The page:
Scientists discover one of the most luminous 'new stars' ever

ScienceDaily | 10/11/2017 | Staff
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Astronomers from the University of Leicester contributed to the discovery by using the Swift satellite observatory to help understand what was likely the most luminous white dwarf eruption ever seen.

A nova happens when an old star erupts dramatically back to life. In a close binary star system consisting of a white dwarf[1] and a Sun-like companion star, material is transferred from the companion to the white dwarf, gradually building up until it reaches a critical pressure. Then uncontrolled nuclear burning occurs, leading to a sudden and huge increase in brightness. It is called a nova because it appeared to be a new star to the ancients.

Novae - Light - Energy - X-rays - Datasets

Novae are usually found in visible light, but often go on to emit higher energy X-rays as well. Together, these different datasets provide information on the white dwarf, such as its temperature and chemical composition.

Using telescopes from South Africa to Australia to South America, as well as the orbiting Swift observatory, a team led by the South African Astronomical Observatory has revealed that the nova SMCN 2016-10a, which was discovered on 14th October 2016, is the most luminous nova ever discovered in the SMC, and one of the brightest ever seen in any galaxy. The observations that they made are the most comprehensive ever for a nova in this galaxy.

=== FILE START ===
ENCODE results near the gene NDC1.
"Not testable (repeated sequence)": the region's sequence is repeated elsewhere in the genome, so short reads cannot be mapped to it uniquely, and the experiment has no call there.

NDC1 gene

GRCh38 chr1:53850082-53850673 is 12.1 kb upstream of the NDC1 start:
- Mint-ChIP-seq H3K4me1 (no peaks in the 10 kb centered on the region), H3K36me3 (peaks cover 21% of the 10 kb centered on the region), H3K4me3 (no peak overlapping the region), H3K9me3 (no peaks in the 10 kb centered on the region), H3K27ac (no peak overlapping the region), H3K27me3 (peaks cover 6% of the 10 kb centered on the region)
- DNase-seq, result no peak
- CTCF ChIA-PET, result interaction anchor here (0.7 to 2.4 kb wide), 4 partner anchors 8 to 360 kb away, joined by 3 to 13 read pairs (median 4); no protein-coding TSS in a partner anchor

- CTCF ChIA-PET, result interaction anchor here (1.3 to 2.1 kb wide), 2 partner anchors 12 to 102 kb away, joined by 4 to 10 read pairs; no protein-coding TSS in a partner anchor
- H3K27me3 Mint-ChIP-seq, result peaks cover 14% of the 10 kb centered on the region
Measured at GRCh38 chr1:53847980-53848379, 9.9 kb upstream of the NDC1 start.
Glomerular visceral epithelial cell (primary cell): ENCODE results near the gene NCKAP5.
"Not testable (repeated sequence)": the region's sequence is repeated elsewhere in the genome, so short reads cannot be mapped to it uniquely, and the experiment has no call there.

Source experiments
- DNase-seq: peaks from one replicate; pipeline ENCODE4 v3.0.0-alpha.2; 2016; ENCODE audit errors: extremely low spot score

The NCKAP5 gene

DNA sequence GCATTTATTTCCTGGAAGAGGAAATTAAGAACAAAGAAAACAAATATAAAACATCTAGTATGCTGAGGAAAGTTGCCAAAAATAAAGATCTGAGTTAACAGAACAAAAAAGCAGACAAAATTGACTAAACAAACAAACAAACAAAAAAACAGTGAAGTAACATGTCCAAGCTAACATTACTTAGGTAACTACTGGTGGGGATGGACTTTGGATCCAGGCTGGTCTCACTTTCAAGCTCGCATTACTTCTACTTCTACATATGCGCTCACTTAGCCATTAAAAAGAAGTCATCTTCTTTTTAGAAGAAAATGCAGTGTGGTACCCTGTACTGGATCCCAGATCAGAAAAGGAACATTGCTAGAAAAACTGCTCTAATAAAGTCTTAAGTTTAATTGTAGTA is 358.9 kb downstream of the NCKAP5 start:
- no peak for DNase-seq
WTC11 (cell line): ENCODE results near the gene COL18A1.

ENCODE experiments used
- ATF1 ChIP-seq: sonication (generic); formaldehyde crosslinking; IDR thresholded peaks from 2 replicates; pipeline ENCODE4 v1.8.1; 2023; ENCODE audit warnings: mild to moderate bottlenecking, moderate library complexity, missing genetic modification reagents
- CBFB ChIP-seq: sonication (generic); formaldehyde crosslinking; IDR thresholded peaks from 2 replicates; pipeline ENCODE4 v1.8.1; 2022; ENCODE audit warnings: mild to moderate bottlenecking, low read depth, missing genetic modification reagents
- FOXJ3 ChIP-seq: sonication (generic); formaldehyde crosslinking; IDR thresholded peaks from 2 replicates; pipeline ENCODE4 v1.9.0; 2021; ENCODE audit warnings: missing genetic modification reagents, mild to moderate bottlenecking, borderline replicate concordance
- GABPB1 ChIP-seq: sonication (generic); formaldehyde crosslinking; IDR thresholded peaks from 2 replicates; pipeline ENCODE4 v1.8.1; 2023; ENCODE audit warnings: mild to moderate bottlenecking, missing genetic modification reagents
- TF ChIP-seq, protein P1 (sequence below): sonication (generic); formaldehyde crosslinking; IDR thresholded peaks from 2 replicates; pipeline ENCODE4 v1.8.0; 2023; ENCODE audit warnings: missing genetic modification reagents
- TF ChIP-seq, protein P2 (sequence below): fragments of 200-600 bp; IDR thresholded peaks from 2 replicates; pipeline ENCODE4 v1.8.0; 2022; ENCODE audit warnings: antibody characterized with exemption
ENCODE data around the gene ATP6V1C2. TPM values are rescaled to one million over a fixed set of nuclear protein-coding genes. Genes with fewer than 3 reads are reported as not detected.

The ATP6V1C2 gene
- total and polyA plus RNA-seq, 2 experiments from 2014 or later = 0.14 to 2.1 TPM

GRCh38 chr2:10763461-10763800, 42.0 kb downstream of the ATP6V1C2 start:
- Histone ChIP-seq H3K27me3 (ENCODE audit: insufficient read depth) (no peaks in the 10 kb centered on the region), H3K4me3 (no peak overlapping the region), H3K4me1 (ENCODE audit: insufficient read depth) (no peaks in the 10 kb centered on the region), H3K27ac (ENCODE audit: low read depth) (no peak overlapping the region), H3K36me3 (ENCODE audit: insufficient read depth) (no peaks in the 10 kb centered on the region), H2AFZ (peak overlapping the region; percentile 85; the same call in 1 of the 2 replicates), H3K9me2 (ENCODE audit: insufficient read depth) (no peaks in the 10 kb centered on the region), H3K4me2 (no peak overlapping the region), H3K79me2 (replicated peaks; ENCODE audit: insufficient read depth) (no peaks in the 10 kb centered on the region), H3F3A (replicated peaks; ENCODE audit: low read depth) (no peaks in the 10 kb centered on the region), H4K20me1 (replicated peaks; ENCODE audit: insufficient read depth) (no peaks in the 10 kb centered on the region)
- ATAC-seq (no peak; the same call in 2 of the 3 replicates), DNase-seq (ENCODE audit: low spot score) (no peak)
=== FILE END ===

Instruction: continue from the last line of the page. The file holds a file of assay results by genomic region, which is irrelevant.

SMC - Companion - Galaxies - Galaxy - Novae

The SMC, 200,000 light-years away, is one of our closest companion galaxies; it is a dwarf galaxy, very much less massive than our own. Novae occur frequently in our Galaxy, with a rate of around 35 each year, but SMCN 2016-10a is the first nova to have been detected in the SMC since 2012.

Dr Kim Page, a member of the Swift team at the University of Leicester, led the X-ray analysis, while Paul Kuin, from the Mullard Space Science Laboratory, University College London, organised the UV...
(Excerpt) Read more at: ScienceDaily
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